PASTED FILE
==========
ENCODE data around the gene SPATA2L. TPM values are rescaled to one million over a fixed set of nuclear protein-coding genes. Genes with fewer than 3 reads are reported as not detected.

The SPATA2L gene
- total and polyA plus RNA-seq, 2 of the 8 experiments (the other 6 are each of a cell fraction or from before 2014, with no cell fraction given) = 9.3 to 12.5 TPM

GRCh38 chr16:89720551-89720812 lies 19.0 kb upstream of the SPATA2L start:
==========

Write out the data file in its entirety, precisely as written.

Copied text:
ENCODE data around the gene SPATA2L. TPM values are rescaled to one million over a fixed set of nuclear protein-coding genes. Genes with fewer than 3 reads are reported as not detected.

The SPATA2L gene
- total and polyA plus RNA-seq, 2 of the 8 experiments (the other 6 are each of a cell fraction or from before 2014, with no cell fraction given) = 9.3 to 12.5 TPM

GRCh38 chr16:89720551-89720812 lies 19.0 kb upstream of the SPATA2L start: